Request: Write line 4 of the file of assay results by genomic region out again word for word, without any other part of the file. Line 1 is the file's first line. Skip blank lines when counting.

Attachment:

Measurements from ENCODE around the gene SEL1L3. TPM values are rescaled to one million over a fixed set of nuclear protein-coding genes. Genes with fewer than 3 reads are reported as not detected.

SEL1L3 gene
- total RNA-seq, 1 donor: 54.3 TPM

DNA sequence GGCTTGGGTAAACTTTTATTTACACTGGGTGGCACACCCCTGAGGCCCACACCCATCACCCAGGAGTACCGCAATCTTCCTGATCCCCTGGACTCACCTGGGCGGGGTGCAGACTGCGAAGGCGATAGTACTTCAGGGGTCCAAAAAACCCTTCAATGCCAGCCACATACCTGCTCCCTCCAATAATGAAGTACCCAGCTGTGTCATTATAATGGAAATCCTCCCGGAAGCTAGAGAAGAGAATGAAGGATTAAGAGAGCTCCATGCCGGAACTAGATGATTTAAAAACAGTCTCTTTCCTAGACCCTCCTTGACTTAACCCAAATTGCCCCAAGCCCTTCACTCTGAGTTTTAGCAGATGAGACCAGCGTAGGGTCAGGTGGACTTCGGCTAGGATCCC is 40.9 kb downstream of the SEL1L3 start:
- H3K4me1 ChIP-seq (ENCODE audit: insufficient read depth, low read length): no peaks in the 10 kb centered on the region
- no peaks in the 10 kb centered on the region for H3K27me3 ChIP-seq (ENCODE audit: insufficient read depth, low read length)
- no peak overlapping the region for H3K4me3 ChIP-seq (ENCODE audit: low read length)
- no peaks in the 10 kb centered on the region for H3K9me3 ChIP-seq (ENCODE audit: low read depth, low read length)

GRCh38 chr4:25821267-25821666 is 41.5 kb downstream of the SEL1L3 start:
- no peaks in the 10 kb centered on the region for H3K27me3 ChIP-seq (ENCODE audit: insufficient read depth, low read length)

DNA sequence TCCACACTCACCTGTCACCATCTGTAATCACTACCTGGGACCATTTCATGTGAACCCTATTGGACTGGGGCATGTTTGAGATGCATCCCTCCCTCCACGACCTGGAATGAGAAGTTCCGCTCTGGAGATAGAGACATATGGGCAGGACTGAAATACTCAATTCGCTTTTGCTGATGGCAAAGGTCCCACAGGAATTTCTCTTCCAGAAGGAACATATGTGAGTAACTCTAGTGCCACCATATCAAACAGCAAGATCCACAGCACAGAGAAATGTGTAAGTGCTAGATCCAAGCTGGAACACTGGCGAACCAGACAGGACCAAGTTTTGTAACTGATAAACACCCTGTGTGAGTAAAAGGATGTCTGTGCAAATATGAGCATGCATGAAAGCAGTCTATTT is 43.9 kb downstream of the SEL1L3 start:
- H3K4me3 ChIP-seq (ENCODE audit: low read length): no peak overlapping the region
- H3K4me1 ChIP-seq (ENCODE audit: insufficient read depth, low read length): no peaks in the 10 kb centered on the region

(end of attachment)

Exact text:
DNA sequence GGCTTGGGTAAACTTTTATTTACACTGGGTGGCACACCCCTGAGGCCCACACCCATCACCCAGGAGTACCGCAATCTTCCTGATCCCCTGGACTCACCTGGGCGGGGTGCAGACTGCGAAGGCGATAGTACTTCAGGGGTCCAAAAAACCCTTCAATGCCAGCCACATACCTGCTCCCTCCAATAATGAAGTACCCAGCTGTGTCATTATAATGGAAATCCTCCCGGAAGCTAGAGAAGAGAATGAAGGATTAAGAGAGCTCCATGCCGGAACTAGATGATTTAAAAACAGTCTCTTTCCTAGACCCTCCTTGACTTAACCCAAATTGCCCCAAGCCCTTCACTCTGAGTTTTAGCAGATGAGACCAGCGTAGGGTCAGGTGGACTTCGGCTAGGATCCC is 40.9 kb downstream of the SEL1L3 start: